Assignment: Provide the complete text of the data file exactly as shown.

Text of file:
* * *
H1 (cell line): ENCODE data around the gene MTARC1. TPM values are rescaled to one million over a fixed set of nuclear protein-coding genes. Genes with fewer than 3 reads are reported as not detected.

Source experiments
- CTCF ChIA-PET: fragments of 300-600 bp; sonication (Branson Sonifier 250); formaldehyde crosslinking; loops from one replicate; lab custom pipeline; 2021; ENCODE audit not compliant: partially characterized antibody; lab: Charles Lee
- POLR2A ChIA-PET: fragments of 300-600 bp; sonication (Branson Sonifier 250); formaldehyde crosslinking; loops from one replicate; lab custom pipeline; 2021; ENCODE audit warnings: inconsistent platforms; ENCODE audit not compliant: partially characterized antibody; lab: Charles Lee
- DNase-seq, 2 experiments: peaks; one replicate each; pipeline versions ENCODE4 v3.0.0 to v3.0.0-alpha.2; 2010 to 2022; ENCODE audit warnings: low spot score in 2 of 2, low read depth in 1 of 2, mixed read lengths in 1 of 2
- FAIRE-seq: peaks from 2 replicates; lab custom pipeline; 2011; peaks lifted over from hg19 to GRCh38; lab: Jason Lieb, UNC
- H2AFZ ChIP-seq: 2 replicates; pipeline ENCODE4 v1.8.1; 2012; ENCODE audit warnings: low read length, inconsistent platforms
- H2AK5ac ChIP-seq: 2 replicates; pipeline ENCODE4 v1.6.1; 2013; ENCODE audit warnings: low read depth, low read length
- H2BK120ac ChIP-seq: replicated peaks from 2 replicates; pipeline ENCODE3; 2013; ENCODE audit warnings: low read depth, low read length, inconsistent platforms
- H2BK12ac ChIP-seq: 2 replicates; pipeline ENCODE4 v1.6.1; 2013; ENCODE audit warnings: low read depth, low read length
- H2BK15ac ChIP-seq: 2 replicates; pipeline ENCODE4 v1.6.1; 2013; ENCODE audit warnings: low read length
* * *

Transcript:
H1 (cell line): ENCODE data around the gene MTARC1. TPM values are rescaled to one million over a fixed set of nuclear protein-coding genes. Genes with fewer than 3 reads are reported as not detected.

Source experiments
- CTCF ChIA-PET: fragments of 300-600 bp; sonication (Branson Sonifier 250); formaldehyde crosslinking; loops from one replicate; lab custom pipeline; 2021; ENCODE audit not compliant: partially characterized antibody; lab: Charles Lee
- POLR2A ChIA-PET: fragments of 300-600 bp; sonication (Branson Sonifier 250); formaldehyde crosslinking; loops from one replicate; lab custom pipeline; 2021; ENCODE audit warnings: inconsistent platforms; ENCODE audit not compliant: partially characterized antibody; lab: Charles Lee
- DNase-seq, 2 experiments: peaks; one replicate each; pipeline versions ENCODE4 v3.0.0 to v3.0.0-alpha.2; 2010 to 2022; ENCODE audit warnings: low spot score in 2 of 2, low read depth in 1 of 2, mixed read lengths in 1 of 2
- FAIRE-seq: peaks from 2 replicates; lab custom pipeline; 2011; peaks lifted over from hg19 to GRCh38; lab: Jason Lieb, UNC
- H2AFZ ChIP-seq: 2 replicates; pipeline ENCODE4 v1.8.1; 2012; ENCODE audit warnings: low read length, inconsistent platforms
- H2AK5ac ChIP-seq: 2 replicates; pipeline ENCODE4 v1.6.1; 2013; ENCODE audit warnings: low read depth, low read length
- H2BK120ac ChIP-seq: replicated peaks from 2 replicates; pipeline ENCODE3; 2013; ENCODE audit warnings: low read depth, low read length, inconsistent platforms
- H2BK12ac ChIP-seq: 2 replicates; pipeline ENCODE4 v1.6.1; 2013; ENCODE audit warnings: low read depth, low read length
- H2BK15ac ChIP-seq: 2 replicates; pipeline ENCODE4 v1.6.1; 2013; ENCODE audit warnings: low read length